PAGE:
The recording of the late Henryk Górecki’s final composition, Symphony No. 4, Tansman Episodes, was made during the 2014 world premiere performance at London’s Royal Festival Hall with co-commissioner London Philharmonic Orchestra conducted by Andrey Boreyko.
The piece, which pays homage to Górecki’s fellow Polish composer Alexsander Tansman, was incomplete at the time of Górecki’s 2010 death and thus missed its previously scheduled premiere. However the score had precise indications for orchestration, which Górecki’s son Mikolaj, also a composer, used to complete it. The Daily Telegraph said the piece ‘caps Górecki's reputation as an orchestral composer, but it also contains some surprises. The music features some brutal juxtapositions of massively powerful music with slow, intimate passages for solo instruments, including prominent parts for piano and organ.’
Symphony No. 4 will be released individually and as part of a seven-disc box set, A Nonesuch Retrospective, containing all Nonesuch recordings of Górecki works – Lerchenmusik; Symphony No. 3; String Quartets Nos. 1, 2, and 3; Miserere; Kleines Requiem für eine Polka; Harpsichord Concerto; and Good Night. The first vinyl LP of the beloved 1992 Nonesuch recording of Górecki’s Symphony No. 3 also will be released on October 16.
Born in 1933, Henryk Górecki spent most of his life in southern Poland. He was a leading composer of the Polish avant-garde in the 1950s and later reached a worldwide audience in the 1990s thanks to the success of his Symphony No. 3. The work was composed in 1976, and was at that time shocking in its tonality and simplicity, but it was with the release of the 1992 Nonesuch recording of the piece, featuring Dawn Upshaw and the London Sinfonietta, that it attracted international attention, selling more than a million copies and climbing to the top of the classical music charts in both the US and the UK, where it is certified Platinum. On the unexpected popularity of the piece, the composer remarked, “Perhaps people find something they need in this piece of music... somehow I hit the right note, something they were missing. Something somewhere had been lost to them. I feel that I instinctively knew what they needed.”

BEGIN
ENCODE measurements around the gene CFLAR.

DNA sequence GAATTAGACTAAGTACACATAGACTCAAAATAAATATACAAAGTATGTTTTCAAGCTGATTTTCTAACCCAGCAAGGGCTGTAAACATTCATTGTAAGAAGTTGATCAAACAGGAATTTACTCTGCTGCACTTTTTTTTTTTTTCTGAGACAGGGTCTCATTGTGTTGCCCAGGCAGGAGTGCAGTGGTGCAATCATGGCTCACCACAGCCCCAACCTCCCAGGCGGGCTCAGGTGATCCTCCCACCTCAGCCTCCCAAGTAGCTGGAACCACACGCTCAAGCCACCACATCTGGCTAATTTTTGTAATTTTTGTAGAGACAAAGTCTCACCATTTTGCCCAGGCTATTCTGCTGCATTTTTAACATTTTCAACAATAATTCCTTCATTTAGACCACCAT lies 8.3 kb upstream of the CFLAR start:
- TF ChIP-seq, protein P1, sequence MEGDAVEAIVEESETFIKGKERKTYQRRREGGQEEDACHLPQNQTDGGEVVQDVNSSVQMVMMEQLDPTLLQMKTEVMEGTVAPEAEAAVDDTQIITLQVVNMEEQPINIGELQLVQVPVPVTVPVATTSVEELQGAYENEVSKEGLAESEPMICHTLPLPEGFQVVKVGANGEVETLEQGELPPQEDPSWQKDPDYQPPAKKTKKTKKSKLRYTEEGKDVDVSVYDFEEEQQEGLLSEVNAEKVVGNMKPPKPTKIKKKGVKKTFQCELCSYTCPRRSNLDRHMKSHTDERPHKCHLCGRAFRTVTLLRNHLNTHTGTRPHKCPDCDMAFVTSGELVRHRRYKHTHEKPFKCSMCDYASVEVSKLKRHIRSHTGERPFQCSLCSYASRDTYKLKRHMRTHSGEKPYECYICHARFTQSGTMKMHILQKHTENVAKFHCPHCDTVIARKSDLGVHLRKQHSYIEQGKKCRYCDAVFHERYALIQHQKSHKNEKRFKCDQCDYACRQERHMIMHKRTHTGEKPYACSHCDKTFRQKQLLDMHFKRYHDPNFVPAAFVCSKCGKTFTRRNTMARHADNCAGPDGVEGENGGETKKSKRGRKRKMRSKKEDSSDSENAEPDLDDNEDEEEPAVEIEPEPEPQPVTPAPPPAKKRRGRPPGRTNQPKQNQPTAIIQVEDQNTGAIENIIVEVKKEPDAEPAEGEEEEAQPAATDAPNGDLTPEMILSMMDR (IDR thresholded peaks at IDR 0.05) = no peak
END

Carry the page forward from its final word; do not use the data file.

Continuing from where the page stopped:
The London Philharmonic Orchestra was founded in 1932 by Sir Thomas Beecham. Since then, its principal conductors have included Sir Adrian Boult, Sir Georg Solti, Klaus Tennstedt, and Kurt Masur. In 2007, Vladimir Jurowski became the Orchestra’s principal conductor. The London Philharmonic Orchestra has been performing at Southbank Centre’s Royal Festival Hall since it opened in 1951, becoming resident orchestra in 1992. It also has residencies in Brighton and Eastbourne, and performs regularly around the UK. The Orchestra frequently tours abroad: highlights of the 2014–15 season included appearances across Europe, including Iceland, and tours to the USA (West and East Coasts), Canada, and China. The Orchestra broadcasts regularly on television and radio, and has recorded soundtracks for numerous films including The Lord of the Rings. In 2005 it began releasing live, studio, and archive recordings on its own label.
Symphony No. 4 received its US premiere in January of this year, by co-commissioner Los Angeles Philharmonic, and was performed in February by the Netherlands Radio Philharmonic Orchestra at the Concertgebouw (which is home to the piece’s third co-commissioner, the Zaterdag Matinee concert series). This recording was supported by the Adam Mickiewicz Institute as part of the Polska Music programme.